I have one of these to do, some friends have bought a 1980's 4 bedroomed detached house near to me, I do have quite a bit of electrical work to do there so as i'm going to have floors up etc they've asked me to change some rads, re-position some others and replace the conventional boiler with a combi so i'll have quite a bit of pipework re-arranging to do, they want to get rid of the airing cupboard and cylinder. In their previous house I done all this about seven years ago which did include installing all of the heating system, at that time they knew a Corgi chap who came in and done the final gas connection for them, he did have a little joke with me saying you've done all that other bl**dy pipework, why didn't you connect it yourself!
I do know several gas-safe blokes but have never approached them on something like this, do they have the same situation as us, ie not being (technically) allowed to sign-off other peoples work?
One last thing, do you have a preferred make of boiler? I fitted a Baxi 105 instant in their previous house which they were very pleased with, never had any problems with it, I think i'll need something a bit larger this time, would you think something around 35-38 kW would be suitable? 12 radiators, 4 bedrooms, double lounge, kitchen, hall and 2 showers, (although i've told them not to expect to be able to use them both at the same time)
Any advice much appreciated,

Dave.
 20 January 2013 02:59 PM
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OMS

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I do know several gas-safe blokes but have never approached them on something like this, do they have the same situation as us, ie not being (technically) allowed to sign-off other peoples work?


Gas fitters are much more pragmatic - they are signing as indviduals, they care not a jot about our foolish clubs and thier rules, they will give you a cost for the work, provide the paperwork and that's it - job done, money trousered, 4 hours work a day and off home for tea and stickies by 4.00pm.

I quite like Worcester boilers for domestic - although at 40kW a good light commercial like Hamworthy or Hoval might be worth looking at

regards

OMS

-------------------------
Failure is always an option
 20 January 2013 03:02 PM
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Martynduerden

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It's not a technicality Dave, you are simply not permitted to work on or with gas fittings unless your registered, (ignoring DIY).

No gs registered fitter in his right mind would sign off someone else's work, it may not leak but that's only half the story.

We do ourselves no favours in either industry by "signing off" work by the unregistered/untrained/incompetant etc.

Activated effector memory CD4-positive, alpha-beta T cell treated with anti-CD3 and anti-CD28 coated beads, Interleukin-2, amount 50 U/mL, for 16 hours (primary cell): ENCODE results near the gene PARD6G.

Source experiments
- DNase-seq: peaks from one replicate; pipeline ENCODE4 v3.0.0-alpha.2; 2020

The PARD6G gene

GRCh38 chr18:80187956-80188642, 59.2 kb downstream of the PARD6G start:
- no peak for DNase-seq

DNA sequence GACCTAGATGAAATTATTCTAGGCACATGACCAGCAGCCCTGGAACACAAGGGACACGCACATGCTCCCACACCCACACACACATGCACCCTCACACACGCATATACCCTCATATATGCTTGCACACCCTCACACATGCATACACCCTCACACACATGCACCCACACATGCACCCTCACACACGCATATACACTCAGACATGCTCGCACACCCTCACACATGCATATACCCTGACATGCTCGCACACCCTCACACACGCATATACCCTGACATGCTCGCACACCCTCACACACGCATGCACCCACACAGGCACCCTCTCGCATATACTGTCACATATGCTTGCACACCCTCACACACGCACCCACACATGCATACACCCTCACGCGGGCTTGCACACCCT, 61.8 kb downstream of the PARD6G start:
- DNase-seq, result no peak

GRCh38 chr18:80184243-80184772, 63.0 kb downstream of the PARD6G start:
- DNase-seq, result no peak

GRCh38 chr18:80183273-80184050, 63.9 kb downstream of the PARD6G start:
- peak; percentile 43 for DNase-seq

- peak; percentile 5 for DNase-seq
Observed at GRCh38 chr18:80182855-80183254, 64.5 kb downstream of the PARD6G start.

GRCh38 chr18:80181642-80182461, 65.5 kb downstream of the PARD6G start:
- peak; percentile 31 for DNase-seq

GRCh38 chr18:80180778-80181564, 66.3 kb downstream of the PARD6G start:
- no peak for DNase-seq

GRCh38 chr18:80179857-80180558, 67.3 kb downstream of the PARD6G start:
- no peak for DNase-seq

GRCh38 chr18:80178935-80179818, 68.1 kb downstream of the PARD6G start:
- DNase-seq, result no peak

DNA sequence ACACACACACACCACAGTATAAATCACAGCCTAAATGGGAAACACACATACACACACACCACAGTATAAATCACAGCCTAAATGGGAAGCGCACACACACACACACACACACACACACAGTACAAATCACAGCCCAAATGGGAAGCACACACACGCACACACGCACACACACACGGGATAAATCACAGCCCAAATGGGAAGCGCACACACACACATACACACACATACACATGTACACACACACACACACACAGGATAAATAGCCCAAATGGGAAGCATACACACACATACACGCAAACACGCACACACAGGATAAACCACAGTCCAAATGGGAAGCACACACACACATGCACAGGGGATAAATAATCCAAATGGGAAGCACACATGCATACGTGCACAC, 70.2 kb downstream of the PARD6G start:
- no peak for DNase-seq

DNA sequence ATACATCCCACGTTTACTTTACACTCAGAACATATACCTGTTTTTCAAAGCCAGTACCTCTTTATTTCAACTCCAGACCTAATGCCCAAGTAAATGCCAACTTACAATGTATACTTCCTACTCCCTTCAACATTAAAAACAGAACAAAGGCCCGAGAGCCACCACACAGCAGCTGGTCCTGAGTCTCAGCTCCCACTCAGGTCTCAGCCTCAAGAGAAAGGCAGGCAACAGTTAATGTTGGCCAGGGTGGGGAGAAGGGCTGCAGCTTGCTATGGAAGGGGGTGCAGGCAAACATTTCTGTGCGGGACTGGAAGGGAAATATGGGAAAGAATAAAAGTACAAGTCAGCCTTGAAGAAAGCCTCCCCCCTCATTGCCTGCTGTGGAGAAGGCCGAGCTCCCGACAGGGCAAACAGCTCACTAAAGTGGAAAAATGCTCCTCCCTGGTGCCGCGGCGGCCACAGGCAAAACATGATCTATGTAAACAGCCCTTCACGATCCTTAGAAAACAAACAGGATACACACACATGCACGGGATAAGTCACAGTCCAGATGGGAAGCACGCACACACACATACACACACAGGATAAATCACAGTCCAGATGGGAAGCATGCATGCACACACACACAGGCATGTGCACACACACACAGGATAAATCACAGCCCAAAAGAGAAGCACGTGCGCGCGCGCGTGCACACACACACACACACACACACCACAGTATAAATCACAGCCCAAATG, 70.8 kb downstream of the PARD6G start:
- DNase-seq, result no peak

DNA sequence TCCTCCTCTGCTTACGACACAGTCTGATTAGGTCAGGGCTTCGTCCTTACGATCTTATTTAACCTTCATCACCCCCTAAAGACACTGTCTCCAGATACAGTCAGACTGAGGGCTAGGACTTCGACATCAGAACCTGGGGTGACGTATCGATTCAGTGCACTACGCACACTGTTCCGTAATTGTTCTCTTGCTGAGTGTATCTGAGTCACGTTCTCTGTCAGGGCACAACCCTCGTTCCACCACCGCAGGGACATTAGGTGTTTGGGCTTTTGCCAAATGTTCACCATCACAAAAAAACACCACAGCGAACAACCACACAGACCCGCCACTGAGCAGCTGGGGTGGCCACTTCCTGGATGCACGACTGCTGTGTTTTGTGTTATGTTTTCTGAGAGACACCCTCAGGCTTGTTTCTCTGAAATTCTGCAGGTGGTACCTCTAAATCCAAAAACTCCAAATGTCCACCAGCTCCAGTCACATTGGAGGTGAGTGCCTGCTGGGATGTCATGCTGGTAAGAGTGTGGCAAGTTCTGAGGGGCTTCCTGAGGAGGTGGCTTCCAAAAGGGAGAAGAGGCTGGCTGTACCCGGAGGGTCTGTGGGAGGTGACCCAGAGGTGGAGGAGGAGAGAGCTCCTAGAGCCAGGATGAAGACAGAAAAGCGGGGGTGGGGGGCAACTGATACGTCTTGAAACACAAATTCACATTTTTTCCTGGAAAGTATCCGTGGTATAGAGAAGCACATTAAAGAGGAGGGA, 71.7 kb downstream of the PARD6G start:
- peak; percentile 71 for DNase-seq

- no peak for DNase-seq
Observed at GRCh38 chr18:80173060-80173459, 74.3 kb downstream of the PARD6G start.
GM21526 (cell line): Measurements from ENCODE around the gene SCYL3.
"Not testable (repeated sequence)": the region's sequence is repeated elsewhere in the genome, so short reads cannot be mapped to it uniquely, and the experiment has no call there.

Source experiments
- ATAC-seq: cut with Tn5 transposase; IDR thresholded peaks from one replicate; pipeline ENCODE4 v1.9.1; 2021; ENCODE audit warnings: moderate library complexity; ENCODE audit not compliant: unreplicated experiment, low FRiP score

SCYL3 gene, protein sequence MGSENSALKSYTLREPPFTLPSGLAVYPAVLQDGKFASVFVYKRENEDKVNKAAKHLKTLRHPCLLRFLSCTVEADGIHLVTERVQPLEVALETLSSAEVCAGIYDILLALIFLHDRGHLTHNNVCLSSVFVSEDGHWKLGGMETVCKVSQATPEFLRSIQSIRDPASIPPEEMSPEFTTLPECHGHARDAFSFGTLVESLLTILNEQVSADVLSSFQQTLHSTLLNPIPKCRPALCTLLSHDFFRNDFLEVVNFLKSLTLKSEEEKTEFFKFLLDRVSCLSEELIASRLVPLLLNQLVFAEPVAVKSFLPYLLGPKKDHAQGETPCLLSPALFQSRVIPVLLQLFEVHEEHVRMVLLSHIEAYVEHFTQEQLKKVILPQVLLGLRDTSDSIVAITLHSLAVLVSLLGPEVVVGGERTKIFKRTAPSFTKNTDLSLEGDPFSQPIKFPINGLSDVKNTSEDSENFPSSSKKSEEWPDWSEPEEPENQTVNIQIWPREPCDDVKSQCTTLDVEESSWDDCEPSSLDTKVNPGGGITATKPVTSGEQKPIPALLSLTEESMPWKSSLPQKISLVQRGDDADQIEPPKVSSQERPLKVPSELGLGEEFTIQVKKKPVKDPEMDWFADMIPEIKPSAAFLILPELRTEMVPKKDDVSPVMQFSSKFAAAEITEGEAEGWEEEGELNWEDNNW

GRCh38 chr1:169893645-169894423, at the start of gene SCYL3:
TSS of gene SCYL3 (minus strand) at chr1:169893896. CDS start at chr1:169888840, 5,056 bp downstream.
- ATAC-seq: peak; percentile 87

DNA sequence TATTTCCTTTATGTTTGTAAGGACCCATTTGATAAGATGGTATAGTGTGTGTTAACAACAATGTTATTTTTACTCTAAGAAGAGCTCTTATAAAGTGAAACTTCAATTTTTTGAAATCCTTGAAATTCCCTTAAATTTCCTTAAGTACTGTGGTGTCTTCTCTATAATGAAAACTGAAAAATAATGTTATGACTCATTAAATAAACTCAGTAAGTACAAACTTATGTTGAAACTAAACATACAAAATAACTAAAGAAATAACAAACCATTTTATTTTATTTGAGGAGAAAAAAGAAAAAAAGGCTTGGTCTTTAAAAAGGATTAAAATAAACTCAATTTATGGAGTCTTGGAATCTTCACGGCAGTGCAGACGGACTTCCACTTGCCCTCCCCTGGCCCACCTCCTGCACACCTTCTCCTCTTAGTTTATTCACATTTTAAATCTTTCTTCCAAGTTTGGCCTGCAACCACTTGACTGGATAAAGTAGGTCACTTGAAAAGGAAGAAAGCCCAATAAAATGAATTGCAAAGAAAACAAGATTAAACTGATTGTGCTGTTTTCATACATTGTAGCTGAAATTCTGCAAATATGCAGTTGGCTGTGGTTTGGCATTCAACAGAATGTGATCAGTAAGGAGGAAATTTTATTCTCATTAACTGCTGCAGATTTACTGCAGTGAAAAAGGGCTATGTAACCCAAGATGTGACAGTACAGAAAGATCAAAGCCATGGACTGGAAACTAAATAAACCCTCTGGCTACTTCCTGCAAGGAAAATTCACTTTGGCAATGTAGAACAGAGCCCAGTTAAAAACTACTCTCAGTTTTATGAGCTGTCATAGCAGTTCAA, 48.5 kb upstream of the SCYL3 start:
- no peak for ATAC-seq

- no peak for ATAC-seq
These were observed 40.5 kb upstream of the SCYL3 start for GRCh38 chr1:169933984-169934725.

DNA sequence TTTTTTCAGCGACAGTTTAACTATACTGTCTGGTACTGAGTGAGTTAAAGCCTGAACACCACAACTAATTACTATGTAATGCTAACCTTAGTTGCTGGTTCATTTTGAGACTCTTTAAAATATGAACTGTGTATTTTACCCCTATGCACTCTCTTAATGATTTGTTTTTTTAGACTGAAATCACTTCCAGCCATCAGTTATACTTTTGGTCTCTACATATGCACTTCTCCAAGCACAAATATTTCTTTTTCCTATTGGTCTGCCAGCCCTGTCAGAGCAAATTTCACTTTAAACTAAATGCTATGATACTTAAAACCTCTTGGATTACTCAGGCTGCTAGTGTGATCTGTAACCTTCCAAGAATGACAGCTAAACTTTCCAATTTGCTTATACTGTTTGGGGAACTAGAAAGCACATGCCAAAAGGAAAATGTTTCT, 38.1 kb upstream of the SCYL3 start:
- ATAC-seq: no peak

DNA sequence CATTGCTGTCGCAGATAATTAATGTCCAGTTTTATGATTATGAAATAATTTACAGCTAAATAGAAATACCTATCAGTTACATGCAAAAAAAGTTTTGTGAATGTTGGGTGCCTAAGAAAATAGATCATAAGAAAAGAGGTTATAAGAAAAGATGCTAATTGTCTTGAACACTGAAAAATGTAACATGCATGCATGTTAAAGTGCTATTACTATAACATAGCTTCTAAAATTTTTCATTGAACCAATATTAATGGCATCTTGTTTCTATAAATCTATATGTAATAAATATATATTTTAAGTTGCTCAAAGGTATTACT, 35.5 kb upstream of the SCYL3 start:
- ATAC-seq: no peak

I'm not suggesting that you are not capable but would you be happy to issue an EIC to a plumber who rewired his own house?

-------------------------
Regards

Martyn.

Only a mediocre person is always at their best



www.electrical contractors uk.com
 20 January 2013 03:03 PM
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spinlondon

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I find the Vaillant range to be pretty good.
 20 January 2013 03:18 PM
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rocknroll

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No gs registered fitter in his right mind would sign off someone else's work, it may not leak but that's only half the story.

We do ourselves no favours in either industry by "signing off" work by the unregistered/untrained/incompetant etc.


A while back I spent some time chasing a gas registered person who spent most of his time sipping cocktails on a balcony in Estepona, the eleven plumbers/boiler fitters he employed were not gas competent but he used to leave a pad of signed certificates in the office for all to use.

regards

-------------------------
"Take nothing but a picture,
leave nothing but footprints!"
-------------------------
"Oh! The drama of it all."
-------------------------
"You can throw all the philosophy you like at the problem, but at the end of the day it's just basic electrical theory!"
-------------------------
 20 January 2013 03:18 PM
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daveparry1

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would you be happy to issue an EIC to a plumber who rewired his own house?
-----------------------
Well Martyn provided I could see EVERYTHING he'd done I wouldn't really have a problem with that, although it is more of a problem with electrics as so much ends up out of sight. A boiler is a bit different i'd say, a few feet of fully visible gas pipe of the correct size
and the flue outlet going through the wall, very easy to see the all of the potentially dangerius stuff!
Dave.
 20 January 2013 03:25 PM
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Martynduerden

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What about the other appliances, installing a new gas appliance means you modify all the others in terms of supply of available gas at full rate.

Gas is very similar to electrical work in terms of complexity, where as plumbing is considerably easier.

Try not to dismiss the complexity of gas and its safe installation, it's common to over hear people chatting rubbish about electrical work and you stand there thinking "that's nonsense" gas is much the same.....

-------------------------
Regards

Martyn.